by Judith Curry
The Senate held an interesting and potentially important hearing on super pollutants.
The Super Pollutants Act of 2014 is legislation that has been introduced by Senators Murphy (D-Conn) and Collins (R-Maine), which is bipartisan legislation to address short-lived energy climate pollutants. The text of the bill is found [here], and Senator Murphy has a June press release [here]. Excerpts from the press release:
U.S. Senators Chris Murphy (D-Conn.) and Susan Collins (R-Maine) today announced their plans to introduce legislation aimed at reducing emissions of short-lived climate pollutants (SLCPs). SLCPs, referred to as “super pollutants,” are non-carbon dioxide greenhouse pollutants that cause 40 percent of global warming. SLCPs range from methane that is leaked by landfills and oil and gas exploration, to refrigerants leaking from refrigerators and air conditioners, to soot from diesel engines and millions of traditional cookstoves all over the developing world. Studies show that fast action to reduce SLCPs in the atmosphere could cut the rate of sea level rise by 25 percent, almost halve the rate of temperature rise, prevent two million premature deaths each year, and avoid crop losses of over 30 million tons annually.
David Doniger, Director of the Climate and Clean Air Program at NRDC said, “We applaud Senators Murphy and Collins for adding legislative muscle to the fight to curb key pollutants that are driving dangerous changes in our climate. We have long known that heat-trapping pollutants besides carbon dioxide, such as methane and HFCs, also are worsening the climate. It’s time to start reducing these super pollutants because, if unchecked, they could make up more than 20 percent of our climate-changing pollution by midcentury.”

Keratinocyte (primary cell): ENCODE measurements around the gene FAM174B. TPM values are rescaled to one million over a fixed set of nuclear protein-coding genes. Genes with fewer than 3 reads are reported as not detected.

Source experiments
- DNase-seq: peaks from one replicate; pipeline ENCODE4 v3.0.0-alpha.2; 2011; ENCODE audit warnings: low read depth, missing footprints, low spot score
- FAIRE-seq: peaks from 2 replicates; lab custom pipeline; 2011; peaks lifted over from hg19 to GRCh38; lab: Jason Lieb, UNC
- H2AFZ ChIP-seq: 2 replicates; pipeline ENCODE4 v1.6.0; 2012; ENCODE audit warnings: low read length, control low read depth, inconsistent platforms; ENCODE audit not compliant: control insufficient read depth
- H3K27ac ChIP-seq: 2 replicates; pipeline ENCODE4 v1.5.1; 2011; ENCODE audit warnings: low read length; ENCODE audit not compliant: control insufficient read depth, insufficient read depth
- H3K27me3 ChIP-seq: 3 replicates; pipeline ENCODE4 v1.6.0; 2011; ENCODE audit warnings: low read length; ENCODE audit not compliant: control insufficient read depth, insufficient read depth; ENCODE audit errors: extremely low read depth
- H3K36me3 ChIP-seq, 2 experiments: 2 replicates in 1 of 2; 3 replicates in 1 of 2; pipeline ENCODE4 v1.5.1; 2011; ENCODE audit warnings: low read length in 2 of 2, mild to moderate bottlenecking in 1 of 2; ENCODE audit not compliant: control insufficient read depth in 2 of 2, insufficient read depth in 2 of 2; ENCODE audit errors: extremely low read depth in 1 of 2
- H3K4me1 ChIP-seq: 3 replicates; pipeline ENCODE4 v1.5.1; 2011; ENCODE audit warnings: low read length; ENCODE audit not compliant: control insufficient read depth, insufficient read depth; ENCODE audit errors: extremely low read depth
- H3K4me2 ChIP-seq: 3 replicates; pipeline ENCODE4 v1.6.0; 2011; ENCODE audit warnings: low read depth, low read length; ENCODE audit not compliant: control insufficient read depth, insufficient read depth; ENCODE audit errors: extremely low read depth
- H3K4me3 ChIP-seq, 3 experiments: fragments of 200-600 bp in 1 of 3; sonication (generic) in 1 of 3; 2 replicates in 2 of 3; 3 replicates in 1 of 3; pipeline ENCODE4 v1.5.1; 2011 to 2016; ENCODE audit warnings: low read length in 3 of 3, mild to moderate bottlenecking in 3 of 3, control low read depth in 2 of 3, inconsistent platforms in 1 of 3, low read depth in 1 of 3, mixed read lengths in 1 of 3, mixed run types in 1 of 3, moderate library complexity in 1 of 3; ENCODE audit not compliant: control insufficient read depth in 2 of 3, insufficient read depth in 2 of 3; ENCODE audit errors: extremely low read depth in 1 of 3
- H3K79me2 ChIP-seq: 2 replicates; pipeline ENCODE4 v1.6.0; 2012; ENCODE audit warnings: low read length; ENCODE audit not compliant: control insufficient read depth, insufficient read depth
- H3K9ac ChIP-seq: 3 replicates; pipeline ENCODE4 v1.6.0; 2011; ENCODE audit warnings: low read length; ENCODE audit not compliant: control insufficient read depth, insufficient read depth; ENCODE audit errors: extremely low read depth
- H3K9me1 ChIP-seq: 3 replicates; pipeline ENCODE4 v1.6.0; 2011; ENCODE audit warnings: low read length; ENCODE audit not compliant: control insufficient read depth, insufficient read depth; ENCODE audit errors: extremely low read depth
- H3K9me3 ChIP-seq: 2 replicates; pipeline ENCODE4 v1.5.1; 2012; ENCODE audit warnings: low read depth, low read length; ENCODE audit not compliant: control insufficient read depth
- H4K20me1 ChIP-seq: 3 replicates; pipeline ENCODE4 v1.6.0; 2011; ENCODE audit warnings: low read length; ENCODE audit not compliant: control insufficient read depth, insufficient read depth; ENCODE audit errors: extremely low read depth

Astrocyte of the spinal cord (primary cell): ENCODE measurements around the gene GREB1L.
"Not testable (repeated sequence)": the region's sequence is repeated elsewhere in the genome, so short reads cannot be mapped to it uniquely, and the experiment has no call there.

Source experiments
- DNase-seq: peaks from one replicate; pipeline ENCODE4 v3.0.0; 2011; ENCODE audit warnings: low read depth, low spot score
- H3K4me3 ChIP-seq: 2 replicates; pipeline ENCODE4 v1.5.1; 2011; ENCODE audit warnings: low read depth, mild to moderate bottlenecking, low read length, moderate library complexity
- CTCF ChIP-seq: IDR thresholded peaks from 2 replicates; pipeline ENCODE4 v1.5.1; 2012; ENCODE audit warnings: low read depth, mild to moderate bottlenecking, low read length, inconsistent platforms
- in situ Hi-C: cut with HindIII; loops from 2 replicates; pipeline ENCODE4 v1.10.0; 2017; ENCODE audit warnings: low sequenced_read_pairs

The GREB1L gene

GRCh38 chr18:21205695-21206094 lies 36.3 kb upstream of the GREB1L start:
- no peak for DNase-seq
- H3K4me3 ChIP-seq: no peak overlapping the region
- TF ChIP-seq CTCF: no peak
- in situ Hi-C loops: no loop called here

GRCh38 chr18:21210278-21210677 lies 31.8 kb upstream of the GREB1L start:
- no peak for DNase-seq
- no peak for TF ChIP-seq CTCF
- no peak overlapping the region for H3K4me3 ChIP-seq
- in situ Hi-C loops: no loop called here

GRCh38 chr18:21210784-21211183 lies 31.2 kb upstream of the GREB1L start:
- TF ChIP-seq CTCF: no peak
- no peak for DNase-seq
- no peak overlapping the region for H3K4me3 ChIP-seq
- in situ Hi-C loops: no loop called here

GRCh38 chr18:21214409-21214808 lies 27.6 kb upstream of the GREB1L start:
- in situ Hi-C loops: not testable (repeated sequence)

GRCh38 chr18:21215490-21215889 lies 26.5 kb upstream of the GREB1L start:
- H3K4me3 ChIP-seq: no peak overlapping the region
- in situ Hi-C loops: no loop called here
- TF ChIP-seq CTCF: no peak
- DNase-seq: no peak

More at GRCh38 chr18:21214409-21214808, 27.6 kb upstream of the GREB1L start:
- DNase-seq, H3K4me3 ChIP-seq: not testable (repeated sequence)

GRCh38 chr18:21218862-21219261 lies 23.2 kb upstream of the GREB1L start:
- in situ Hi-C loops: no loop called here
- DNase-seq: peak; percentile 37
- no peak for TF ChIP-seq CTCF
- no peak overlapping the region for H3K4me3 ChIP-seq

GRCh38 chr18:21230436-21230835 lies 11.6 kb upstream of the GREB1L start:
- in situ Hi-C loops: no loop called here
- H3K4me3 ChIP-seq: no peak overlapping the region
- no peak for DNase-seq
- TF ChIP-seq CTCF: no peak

Dupont said, “DuPont applauds the bipartisan leadership of Senators Murphy and Collins in seeking sensible, cost effective reductions in the use and emissions of hydrofluorocarbons (HFCs) that exhibit high global warming potentials (GWP). The HFC policies contained in their Super Pollutants Act of 2014 reflect the kinds of common sense approaches that have widespread support in both the business and NGO communities.”
“The Alliance for Responsible Atmospheric Policy appreciates the bipartisan leadership of Senators Murphy and Collins in seeking sensible, cost-effective reductions in the use and emissions of HFCs that exhibit a high global warming potential,” said Kevin Fay, Executive Director of the Alliance for Responsible Atmospheric Policy.
Last week, the Senate Committee on Environment and Public Works held a Hearing on the Super Pollutants Act of 2014 [link]. There is no link to the Majority or Minority Statements on the Hearing page (and I didn’t listen to the entire webcast).
The Witnesses called by the Democrats include:
Durwood Zaelke of the Institute for Governance and Sustainable Development [link]. Zaelke’s testimony focused on specific mitigation strategies for black carbon, methane, and CFCs. The testimony is well written and very informative, with a comprehensive reference list. This testimony provides a very good overview of the problem and solutions.
Kevin Fay of the Alliance for Responsible Atmospheric Policy [link]. Fay’s testimony focuses specifically on HFCs. The Alliance is an industry coalition organized to address the issue of stratospheric ozone. I found his statement on the underlying philosophy of the Alliance to be interesting: Alliance members have deemed it far more effective to control our destiny and achieve these objectives through measures that allow for achievement of goals over the long-term while minimizing near-term economic disruption.